I would consider the best barometer of honesty is someone who is first able to admit how their own dogma is incomplete
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Expertise debunked

In the construction of a truth narrative, we struggle with dualism and trust.

For any student of history, politics, science, or life, we come to a hard problem of human cognition – dualism.

As I critiqued in this blog about the binary nature of language, we are subject to errors in judgement when we parse the world into true/false rather than many shades of grey and incomplete.

As I sit in lectures at the 2018 RAADfest (revolution against aging and death), I realize how dependent we are upon the SOURCING HEURISTIC as I discussed in this blog.  That logical fallacy is that we base out credence upon the source. In the blog, Brian Williams was supposed to be reputable, so we believe him or her.

But think about the most trusted people in our lives…our parents. Did they really merit that trust when they foisted the Santa Claus conspiracy upon us?

I would consider the best barometer of honesty is someone who is first able to admit how their own dogma is incomplete as I do in this post. That doesn’t mean wrong; it just means that someone like myself, who maintains that telomere erosion in stem cells causes most disease is also able to critique the use of telomere measurements as a foolproof method of understanding and measuring all of aging.

So the point of the post is that we can’t believe experts but must use their information to assemble a larger picture. We can all be right, wrong, partially right, and intentionally or unintentionally misleading. Don’t follow leaders. Use your intuition to seek truth.

If you want to learn how your own body and consciousness work to heal you, read my book, The Telomere Miracle. It will debunk and explain many aspects of health advice that are otherwise quite confusing and contradictory.

One Response

  1. Excellent post! However, I suggest that intuition is not the best guide to seeking the truth for one of the products of intuition is heuristics and biases that include the sourcing heuristic. Today, in virtually every case, the builder of a model uses heuristics and biases in selection of the predictive inferences that will be made by this model.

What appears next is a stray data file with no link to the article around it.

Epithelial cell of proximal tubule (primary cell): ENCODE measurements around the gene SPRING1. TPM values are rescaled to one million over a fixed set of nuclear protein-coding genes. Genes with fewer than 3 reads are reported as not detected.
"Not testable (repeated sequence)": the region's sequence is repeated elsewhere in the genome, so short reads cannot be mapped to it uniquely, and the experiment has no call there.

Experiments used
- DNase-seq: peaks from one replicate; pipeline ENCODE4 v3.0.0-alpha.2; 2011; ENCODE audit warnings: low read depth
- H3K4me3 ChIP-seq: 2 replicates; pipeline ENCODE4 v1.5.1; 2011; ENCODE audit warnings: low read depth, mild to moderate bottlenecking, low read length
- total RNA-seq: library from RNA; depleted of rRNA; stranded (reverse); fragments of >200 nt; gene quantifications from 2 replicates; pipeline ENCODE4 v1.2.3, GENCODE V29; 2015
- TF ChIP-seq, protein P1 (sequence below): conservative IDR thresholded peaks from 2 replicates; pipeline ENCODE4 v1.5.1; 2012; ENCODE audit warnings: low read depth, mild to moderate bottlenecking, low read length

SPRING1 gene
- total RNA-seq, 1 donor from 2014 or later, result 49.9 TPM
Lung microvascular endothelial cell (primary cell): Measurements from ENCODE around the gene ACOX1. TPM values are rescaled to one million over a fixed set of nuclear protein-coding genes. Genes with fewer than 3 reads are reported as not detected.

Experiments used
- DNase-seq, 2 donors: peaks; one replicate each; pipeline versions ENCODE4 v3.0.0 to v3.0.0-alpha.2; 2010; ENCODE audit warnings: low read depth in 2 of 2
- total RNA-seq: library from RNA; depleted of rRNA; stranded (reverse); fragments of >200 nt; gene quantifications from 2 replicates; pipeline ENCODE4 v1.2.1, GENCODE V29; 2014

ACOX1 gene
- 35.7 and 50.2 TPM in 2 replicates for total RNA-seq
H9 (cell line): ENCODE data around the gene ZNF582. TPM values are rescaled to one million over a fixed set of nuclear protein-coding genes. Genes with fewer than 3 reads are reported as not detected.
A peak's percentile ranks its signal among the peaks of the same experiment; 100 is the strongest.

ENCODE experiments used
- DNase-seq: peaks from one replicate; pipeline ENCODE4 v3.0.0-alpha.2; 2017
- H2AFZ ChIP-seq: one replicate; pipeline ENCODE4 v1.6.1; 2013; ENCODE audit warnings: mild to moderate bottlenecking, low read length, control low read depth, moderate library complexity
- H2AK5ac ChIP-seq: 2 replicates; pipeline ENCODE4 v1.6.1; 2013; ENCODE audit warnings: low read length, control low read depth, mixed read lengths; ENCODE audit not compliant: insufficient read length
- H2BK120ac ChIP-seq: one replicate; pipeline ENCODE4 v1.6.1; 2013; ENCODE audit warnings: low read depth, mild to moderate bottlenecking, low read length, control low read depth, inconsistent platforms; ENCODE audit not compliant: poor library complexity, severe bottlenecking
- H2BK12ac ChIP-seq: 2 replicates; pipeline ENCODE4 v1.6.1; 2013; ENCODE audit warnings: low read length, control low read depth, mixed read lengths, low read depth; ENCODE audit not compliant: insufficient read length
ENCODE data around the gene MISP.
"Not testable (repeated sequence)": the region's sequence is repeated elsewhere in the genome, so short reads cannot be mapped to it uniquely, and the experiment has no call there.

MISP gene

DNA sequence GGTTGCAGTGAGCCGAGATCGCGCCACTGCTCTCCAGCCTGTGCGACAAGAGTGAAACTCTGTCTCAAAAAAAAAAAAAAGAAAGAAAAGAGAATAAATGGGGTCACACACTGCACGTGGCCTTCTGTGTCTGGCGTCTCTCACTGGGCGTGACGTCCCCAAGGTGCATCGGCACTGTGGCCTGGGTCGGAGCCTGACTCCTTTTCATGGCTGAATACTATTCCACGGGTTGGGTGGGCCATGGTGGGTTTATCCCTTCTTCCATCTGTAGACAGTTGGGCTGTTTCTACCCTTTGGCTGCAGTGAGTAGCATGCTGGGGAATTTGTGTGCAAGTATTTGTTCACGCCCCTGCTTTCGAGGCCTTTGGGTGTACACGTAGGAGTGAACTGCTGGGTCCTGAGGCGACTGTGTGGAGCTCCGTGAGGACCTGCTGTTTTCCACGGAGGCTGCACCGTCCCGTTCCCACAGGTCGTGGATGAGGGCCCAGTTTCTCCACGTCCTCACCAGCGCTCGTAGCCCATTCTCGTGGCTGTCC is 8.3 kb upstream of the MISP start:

Most model builders are unaware of the availability of an alternative to heuristics and biases. This alternative is optimization of the missing information in a predictive inference for a deductive conclusion to be reached from it per event, the so-called “entropy.”

    Selection of the inferences by optimization is made possible by the fact that its entropy is the unique measure of an inference in the “probabilistic logic.” This is the logic that is formed from the classical logic by replacement of the rule that every proposition has a truth value by the rule that every proposition has a probability of being true.

    Beginning in 1963, a search was conducted for methods by which heuristics and biases could be replaced by optimization. Playing the lead role was a theoretical physicist, engineer and lawyer by the name of Ronald E. Christensen. By 1980, Christensen had successfully completed this work and documented it in the multi-volume “Entropy minimax sourcebook.” In completing this work, Christensen had solved the ancient, previously solved “problem of induction.” The problem was of how in a logically defensible manner to select the inferences that were made by a model from the larger set of possibilities. Thirty eight years later, the vast majority of model builders continue to select the inferences that will be made by their models by using heuristics and biases.

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